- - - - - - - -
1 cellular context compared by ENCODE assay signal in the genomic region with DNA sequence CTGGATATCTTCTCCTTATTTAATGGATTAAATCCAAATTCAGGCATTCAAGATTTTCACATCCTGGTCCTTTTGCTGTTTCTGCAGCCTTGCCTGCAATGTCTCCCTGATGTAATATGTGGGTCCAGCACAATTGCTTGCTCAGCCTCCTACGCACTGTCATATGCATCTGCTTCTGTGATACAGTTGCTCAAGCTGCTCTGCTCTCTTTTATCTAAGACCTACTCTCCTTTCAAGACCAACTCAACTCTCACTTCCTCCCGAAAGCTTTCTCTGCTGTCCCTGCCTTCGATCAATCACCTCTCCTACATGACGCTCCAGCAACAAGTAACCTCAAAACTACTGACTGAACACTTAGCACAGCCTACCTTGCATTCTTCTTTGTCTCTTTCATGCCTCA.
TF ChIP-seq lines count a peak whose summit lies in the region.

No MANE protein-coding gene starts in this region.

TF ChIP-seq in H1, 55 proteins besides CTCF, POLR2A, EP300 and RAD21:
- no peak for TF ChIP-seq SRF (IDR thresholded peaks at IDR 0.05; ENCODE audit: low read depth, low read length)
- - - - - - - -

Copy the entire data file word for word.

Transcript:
1 cellular context compared by ENCODE assay signal in the genomic region with DNA sequence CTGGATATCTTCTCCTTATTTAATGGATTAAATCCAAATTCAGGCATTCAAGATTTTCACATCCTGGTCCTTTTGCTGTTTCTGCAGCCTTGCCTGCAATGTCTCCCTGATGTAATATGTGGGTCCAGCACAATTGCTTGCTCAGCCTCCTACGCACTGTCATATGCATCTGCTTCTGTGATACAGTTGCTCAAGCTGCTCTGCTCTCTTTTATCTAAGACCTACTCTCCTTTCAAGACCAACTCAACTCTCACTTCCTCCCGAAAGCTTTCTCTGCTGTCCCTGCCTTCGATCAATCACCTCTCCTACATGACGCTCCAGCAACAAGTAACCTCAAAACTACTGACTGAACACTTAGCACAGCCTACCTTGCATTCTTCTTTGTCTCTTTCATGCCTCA.
TF ChIP-seq lines count a peak whose summit lies in the region.

No MANE protein-coding gene starts in this region.

TF ChIP-seq in H1, 55 proteins besides CTCF, POLR2A, EP300 and RAD21:
- no peak for TF ChIP-seq SRF (IDR thresholded peaks at IDR 0.05; ENCODE audit: low read depth, low read length)